Rain-Related Evacuation Almost Certain

Which Homes and What Areas, However, Yet to Be Determined

City and county officials are likely to announce an evacuation order of the Tea Fire burn area sometime this evening. There was discussion of the evacuation warning being upgraded to an evacuation order at the Santa Barbara City Council meeting late this afternoon. Most residents in the burn area, and below it, are already aware of the need to be prepared to leave their homes - the warning has been in place since last night.

We had rock falling without rain. The message is, when we head into these storms, it’s a decision we have to make about rainfall, which can be unpredictable,” County Flood Control Chief Tom Fayram said. “We have to make a decision based on the public’s health and safety.”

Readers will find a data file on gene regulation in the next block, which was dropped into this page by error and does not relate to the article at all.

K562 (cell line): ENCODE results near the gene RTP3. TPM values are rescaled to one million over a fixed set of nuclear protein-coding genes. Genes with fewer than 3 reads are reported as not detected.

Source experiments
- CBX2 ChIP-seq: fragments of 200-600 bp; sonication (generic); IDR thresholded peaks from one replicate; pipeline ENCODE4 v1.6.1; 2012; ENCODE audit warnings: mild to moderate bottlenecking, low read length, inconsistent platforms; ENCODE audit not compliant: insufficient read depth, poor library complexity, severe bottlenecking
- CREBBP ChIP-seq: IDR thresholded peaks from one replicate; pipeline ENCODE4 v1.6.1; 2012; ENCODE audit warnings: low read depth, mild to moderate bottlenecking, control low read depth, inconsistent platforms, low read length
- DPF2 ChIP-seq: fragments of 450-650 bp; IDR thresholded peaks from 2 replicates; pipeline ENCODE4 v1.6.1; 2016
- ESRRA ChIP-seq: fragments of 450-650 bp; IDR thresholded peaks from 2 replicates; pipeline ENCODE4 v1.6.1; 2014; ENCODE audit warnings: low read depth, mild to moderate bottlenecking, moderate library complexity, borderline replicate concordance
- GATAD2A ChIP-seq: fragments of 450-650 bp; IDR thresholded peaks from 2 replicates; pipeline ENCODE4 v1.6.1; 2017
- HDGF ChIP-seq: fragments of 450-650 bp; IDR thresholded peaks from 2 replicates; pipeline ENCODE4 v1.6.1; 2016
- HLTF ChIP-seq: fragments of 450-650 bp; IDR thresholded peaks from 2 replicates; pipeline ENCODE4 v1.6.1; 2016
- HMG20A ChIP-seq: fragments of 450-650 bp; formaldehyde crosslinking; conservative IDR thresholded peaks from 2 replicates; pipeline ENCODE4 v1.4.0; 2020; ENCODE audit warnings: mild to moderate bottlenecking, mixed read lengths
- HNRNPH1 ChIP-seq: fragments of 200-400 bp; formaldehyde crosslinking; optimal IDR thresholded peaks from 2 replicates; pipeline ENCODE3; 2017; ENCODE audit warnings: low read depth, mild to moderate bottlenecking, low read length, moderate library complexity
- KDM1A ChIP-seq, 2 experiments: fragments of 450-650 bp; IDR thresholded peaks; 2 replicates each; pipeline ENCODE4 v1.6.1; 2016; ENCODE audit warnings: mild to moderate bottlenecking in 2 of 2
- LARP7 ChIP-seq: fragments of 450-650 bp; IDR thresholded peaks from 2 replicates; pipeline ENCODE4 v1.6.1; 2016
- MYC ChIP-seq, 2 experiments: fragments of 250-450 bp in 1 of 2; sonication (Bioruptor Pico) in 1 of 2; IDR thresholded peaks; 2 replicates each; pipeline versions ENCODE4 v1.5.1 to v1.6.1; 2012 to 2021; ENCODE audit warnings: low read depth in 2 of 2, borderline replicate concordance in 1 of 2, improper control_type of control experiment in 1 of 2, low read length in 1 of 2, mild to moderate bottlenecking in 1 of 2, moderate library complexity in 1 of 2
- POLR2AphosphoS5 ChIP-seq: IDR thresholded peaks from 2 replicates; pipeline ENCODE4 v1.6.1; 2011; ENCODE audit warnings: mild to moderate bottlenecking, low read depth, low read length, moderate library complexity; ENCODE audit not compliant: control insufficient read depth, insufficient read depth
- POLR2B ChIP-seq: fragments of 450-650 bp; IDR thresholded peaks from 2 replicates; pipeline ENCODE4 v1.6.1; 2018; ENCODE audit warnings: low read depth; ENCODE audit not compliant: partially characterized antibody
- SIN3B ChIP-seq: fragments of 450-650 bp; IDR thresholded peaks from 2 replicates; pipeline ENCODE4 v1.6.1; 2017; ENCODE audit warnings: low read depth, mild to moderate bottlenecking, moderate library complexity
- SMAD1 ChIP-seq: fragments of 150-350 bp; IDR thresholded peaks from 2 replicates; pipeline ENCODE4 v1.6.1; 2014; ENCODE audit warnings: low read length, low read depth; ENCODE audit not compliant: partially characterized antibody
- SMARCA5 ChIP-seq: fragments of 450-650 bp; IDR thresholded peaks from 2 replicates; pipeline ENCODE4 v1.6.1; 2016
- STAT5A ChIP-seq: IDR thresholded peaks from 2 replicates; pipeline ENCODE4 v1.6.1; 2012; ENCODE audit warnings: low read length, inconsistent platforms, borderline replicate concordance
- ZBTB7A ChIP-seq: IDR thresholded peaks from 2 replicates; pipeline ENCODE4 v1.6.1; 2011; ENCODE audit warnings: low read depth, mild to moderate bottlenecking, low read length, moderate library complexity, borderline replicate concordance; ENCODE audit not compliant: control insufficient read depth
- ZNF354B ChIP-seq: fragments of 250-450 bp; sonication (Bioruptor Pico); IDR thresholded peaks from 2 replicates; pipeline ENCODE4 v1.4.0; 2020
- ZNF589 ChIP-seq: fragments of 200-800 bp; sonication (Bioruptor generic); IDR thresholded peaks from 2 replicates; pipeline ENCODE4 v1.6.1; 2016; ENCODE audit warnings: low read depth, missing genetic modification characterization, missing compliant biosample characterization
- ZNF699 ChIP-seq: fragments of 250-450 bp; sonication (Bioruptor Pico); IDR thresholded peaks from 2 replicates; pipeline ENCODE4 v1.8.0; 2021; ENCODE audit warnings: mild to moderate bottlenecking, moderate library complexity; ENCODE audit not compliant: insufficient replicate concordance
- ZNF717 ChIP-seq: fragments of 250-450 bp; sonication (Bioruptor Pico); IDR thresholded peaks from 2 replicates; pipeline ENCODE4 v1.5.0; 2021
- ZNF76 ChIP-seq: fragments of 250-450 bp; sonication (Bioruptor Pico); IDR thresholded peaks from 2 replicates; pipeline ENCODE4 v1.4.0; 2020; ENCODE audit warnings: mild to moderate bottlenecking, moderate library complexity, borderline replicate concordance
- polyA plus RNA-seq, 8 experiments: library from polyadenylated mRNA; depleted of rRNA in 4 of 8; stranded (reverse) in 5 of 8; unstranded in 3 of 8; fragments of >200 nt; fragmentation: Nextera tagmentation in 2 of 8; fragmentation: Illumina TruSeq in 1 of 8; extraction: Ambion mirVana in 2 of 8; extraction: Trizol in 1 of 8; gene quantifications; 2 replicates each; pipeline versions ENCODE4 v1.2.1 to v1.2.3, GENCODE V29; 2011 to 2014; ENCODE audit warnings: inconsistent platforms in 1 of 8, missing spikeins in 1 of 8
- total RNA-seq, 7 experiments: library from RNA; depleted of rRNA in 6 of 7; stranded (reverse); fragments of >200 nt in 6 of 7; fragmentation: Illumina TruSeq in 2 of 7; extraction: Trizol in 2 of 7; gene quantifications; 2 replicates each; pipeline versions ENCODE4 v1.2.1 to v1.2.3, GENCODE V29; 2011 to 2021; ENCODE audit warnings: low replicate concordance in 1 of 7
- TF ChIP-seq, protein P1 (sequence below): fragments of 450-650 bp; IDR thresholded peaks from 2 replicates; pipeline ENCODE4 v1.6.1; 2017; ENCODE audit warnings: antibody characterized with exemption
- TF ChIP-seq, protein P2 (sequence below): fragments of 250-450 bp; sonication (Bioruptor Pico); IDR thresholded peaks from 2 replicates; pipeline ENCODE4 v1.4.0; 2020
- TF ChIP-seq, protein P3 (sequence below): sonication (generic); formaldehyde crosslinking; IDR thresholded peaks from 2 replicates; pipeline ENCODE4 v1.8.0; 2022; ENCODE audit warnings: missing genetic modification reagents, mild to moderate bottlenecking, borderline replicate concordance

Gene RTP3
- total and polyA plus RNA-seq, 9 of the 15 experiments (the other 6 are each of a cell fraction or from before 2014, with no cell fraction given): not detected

Fayram was concerned that residents may believe an evacuation order is too extreme, especially since the late afternoon rains have been mostly light. But with darkness falling, it will be difficult to deal with sliding rocks or boulders or mud flows, should those things happen, he said. An evacuation order would follow the philosophy of better-safe-than-sorry.

Fayram also said his department is keeping an eye on the Gap Fire watersheds in the Goleta Valley. Goleta city officials have indicated city staff are monitoring stream flows in the city and in areas feeding into Goleta.

City of Santa Barbara public information officer Nina Johnson told The Independent that Reverse 911 calls would be placed as soon as city and county emergency officials determine precisely which homes need to be evacuated. That number wasn’t ready as of 5 p.m. today, though. She could say, however, that the evacuation area would be smaller in size than the areas included in the evacuation warning area, which includes between 500 and 600 houses.

The Santa Barbara Red Cross will be setting up a shelter at the Santa Barbara High School gym for those who are ordered to leave their homes.

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